Big Bucks: WWE Championship Match

I've never been a big Mark Henry fan (admittedly), but this match was better than it had any right to be. Henry's retirement angle was pure gold, Jerry, and that did a great job of setting up this match which we've seen many times before in a new way. I really enjoyed the pacing of this match, with Henry hammering John Cena with offense early and the focus on whether JC could hit the Attitude Adjustment. Of course we know he can and has, but it worked here. Mark Henry's offense was ugly and effective, which is perfect for his style of wrestling. What he does is kick ass and sweat profusely, and both were on full display here. The best moment of the match to me was when Cena hit the AA and Henry kicked out. While not too many felt Mark had a chance at winning, that was well done. It also made sense for Cena to use a submission hold to win. I'm a bit confused as to where this leaves the caretaker of the Hall of Pain (perhaps a face since the Shield attack on Raw the next night), but I hope it's not that. It's amazing to me that someone who was presented in such a comedic way for a large portion of his career has been reinvented as a true heel. It would be a shame to step away from that. Well done by both parties.

Small Change: Chris Jericho vs. Ryback

I don't put this in the small change category because Jericho lost, as I think all Jerichoholics are accustomed to him putting people over like it's going out of style. My reasoning is simple: this match was booked wrong from the get-go. Ryback has almost been completely ruined by his outlandishly bad booking recently, and the only way for him to get out of that tailspin is to start destroying people. I appreciate the attempts to get him more over as a heel, but these small touches are overshadowed by his almost total lack of relevancy. To think this is a guy that was involved in some of the biggest storylines in the company not too long ago. I felt the match itself was decent. Jericho can make anybody look good, and Ryback's contribution was better than average. The ending made no sense to me whatsoever. I appreciate Jericho saying a small package is a heel finish, but heels pull the tights. To just have a rollup pin was deflating. If you're trying to put over Ryback's power, have him do a couple of Shellshockeds on Jericho and be done with it. I have not enjoyed the fake injury angles and I didn't like this one, either. The WWE writing crew needs to figure out how to start booking Ryback in a better way, and take advantage of having rare workers like Jericho to help them. Opportunity missed.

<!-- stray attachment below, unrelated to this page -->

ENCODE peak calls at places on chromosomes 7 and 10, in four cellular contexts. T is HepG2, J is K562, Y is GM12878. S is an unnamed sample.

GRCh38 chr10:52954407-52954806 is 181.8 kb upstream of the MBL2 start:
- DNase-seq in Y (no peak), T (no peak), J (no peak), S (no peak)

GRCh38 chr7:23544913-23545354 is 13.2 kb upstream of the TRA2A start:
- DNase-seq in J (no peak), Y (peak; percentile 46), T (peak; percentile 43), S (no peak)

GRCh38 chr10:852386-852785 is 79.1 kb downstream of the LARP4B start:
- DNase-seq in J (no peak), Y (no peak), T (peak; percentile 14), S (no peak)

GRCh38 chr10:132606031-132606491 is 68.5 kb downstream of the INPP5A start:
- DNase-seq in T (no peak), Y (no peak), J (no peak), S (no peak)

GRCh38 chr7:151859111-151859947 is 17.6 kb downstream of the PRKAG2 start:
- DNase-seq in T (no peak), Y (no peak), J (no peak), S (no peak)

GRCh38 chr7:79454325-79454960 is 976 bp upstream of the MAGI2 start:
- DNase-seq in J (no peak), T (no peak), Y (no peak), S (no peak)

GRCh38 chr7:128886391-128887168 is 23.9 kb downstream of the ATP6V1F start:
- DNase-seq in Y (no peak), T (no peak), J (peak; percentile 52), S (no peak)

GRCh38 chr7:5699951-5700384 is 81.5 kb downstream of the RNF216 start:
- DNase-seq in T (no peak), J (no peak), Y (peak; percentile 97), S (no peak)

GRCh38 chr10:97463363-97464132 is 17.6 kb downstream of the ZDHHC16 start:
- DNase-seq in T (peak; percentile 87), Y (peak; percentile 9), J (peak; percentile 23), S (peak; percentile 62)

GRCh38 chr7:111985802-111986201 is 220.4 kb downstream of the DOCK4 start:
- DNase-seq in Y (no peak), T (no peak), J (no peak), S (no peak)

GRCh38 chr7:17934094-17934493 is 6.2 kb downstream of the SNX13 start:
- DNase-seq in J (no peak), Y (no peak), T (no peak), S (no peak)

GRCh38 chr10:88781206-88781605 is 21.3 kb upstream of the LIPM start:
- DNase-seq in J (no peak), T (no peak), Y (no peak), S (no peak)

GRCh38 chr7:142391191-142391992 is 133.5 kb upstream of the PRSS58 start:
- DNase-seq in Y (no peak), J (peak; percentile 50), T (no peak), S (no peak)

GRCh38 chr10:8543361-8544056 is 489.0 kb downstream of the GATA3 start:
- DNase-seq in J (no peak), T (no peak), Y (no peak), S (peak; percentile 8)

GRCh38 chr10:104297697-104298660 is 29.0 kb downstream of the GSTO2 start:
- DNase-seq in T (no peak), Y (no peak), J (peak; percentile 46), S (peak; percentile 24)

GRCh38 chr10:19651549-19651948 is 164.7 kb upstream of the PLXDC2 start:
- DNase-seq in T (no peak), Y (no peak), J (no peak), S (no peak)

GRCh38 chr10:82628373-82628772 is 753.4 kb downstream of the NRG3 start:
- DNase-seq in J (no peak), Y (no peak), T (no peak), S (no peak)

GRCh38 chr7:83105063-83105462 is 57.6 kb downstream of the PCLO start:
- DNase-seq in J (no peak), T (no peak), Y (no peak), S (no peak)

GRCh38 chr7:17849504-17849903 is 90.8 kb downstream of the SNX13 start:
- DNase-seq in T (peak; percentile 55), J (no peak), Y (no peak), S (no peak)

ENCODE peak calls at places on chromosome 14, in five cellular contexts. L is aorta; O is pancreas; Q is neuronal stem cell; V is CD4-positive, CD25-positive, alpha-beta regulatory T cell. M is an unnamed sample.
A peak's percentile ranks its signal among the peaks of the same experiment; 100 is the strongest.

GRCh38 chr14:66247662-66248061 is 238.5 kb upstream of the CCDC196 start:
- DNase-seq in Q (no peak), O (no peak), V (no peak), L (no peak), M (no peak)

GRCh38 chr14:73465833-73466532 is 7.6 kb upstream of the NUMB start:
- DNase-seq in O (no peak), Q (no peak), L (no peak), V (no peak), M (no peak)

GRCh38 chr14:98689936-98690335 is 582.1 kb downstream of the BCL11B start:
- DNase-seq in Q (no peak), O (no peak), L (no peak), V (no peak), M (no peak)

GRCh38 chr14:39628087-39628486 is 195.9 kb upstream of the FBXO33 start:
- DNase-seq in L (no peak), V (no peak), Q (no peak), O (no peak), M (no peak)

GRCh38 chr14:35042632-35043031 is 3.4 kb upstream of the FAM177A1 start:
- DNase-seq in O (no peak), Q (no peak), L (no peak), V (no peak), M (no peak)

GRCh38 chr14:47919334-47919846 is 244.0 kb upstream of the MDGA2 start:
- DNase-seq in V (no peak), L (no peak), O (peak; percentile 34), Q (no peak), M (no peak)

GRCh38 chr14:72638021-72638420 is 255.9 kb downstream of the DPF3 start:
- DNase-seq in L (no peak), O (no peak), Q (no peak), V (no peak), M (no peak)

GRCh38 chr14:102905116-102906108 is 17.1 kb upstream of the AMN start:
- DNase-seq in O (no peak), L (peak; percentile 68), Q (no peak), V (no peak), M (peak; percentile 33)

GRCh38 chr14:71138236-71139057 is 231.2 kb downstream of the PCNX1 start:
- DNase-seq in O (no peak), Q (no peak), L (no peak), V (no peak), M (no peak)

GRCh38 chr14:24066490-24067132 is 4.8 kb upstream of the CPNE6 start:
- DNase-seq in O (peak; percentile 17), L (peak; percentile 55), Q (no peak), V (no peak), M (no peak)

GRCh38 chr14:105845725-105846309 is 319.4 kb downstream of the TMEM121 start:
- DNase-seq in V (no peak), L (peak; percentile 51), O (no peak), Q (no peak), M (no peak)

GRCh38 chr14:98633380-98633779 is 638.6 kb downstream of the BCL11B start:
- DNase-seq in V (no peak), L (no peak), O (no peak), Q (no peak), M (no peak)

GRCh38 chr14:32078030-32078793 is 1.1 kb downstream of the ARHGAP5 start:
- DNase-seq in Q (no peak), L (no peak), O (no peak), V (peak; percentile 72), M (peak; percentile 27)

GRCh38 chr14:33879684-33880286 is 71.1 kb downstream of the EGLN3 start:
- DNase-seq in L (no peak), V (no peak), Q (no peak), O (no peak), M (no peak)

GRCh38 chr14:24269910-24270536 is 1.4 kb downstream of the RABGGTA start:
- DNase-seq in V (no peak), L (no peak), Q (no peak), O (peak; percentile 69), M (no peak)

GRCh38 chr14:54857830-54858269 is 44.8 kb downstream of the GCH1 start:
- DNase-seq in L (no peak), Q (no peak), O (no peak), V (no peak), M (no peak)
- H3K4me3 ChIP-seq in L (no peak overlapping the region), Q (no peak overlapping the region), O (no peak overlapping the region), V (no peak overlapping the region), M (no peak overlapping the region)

Big Bucks: Paul Heyman

Heyman pulled double duty last night, and as usual played his part extremely well, pun intended. The reaction for Paul is going to be different in the home of ECW, and WWE smartly decided to avoid that potential issue by having Heyman tossed from the Axel/Miz match. That match was decent for what it was. I encountered nobody that thought Miz had a chance at winning, but he did a credible job. Heyman carried on all the way to the back, and got the crowd hot, which is always a good move. The best was to come later, however. During the second ladder match, Axel returned and laid out Daniel Bryan, apparently to help Punk clear the decks and get the briefcase. Punk of course did not appreciate it and hit the GTS on Axel, and then the fun began. Heyman reappeared to castigate Axel and exhort Punk to climb the ladder and reach his destiny. This was not his grand plan, however, as he entered the ring and delivered three ladder shots to his former best friend in the world, busting him open in the process. To see Heyman get involved physically was unexpected and appreciated. It was also a smart business decision. Of course everyone is not happy that Brock Lesnar did not appear, but with limited dates this was a great way to get that match set up. It also allowed two of the best sellers in the business to do just that, sell, as Punk turned his head to his former manager with that betrayed look before the final blow. His reaction sitting outside the ring with the match over and Orton victorious was money indeed. Great work all around.